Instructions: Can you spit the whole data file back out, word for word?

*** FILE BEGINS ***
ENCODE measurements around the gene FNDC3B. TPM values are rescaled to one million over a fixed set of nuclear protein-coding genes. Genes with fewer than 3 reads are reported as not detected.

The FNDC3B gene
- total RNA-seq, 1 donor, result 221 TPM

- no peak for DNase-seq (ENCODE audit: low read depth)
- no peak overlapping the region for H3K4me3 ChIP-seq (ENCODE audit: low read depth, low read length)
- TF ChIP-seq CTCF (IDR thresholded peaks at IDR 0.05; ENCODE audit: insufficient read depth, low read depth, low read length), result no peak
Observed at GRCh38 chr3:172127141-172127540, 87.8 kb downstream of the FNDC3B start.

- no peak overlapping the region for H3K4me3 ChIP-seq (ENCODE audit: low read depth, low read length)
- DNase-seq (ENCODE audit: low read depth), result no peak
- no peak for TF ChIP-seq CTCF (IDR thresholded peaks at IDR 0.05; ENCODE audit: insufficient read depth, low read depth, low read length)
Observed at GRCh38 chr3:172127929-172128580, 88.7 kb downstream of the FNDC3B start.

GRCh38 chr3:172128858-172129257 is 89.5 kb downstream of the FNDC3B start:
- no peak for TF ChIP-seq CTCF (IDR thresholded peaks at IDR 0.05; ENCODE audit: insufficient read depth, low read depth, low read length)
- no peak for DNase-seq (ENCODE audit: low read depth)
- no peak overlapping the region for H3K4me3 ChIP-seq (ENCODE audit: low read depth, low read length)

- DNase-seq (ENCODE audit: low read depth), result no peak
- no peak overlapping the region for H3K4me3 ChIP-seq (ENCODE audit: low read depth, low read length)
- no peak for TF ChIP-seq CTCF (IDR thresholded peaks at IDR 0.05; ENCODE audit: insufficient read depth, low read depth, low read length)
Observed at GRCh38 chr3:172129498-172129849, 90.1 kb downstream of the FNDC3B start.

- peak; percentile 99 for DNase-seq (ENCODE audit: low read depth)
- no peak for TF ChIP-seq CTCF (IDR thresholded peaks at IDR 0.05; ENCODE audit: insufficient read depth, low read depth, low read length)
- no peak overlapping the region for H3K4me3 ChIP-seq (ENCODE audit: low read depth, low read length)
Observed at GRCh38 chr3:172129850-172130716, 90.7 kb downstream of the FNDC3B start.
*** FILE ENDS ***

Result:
ENCODE measurements around the gene FNDC3B. TPM values are rescaled to one million over a fixed set of nuclear protein-coding genes. Genes with fewer than 3 reads are reported as not detected.

The FNDC3B gene
- total RNA-seq, 1 donor, result 221 TPM

- no peak for DNase-seq (ENCODE audit: low read depth)
- no peak overlapping the region for H3K4me3 ChIP-seq (ENCODE audit: low read depth, low read length)
- TF ChIP-seq CTCF (IDR thresholded peaks at IDR 0.05; ENCODE audit: insufficient read depth, low read depth, low read length), result no peak
Observed at GRCh38 chr3:172127141-172127540, 87.8 kb downstream of the FNDC3B start.

- no peak overlapping the region for H3K4me3 ChIP-seq (ENCODE audit: low read depth, low read length)
- DNase-seq (ENCODE audit: low read depth), result no peak
- no peak for TF ChIP-seq CTCF (IDR thresholded peaks at IDR 0.05; ENCODE audit: insufficient read depth, low read depth, low read length)
Observed at GRCh38 chr3:172127929-172128580, 88.7 kb downstream of the FNDC3B start.

GRCh38 chr3:172128858-172129257 is 89.5 kb downstream of the FNDC3B start:
- no peak for TF ChIP-seq CTCF (IDR thresholded peaks at IDR 0.05; ENCODE audit: insufficient read depth, low read depth, low read length)
- no peak for DNase-seq (ENCODE audit: low read depth)
- no peak overlapping the region for H3K4me3 ChIP-seq (ENCODE audit: low read depth, low read length)

- DNase-seq (ENCODE audit: low read depth), result no peak
- no peak overlapping the region for H3K4me3 ChIP-seq (ENCODE audit: low read depth, low read length)
- no peak for TF ChIP-seq CTCF (IDR thresholded peaks at IDR 0.05; ENCODE audit: insufficient read depth, low read depth, low read length)
Observed at GRCh38 chr3:172129498-172129849, 90.1 kb downstream of the FNDC3B start.

- peak; percentile 99 for DNase-seq (ENCODE audit: low read depth)
- no peak for TF ChIP-seq CTCF (IDR thresholded peaks at IDR 0.05; ENCODE audit: insufficient read depth, low read depth, low read length)
- no peak overlapping the region for H3K4me3 ChIP-seq (ENCODE audit: low read depth, low read length)
Observed at GRCh38 chr3:172129850-172130716, 90.7 kb downstream of the FNDC3B start.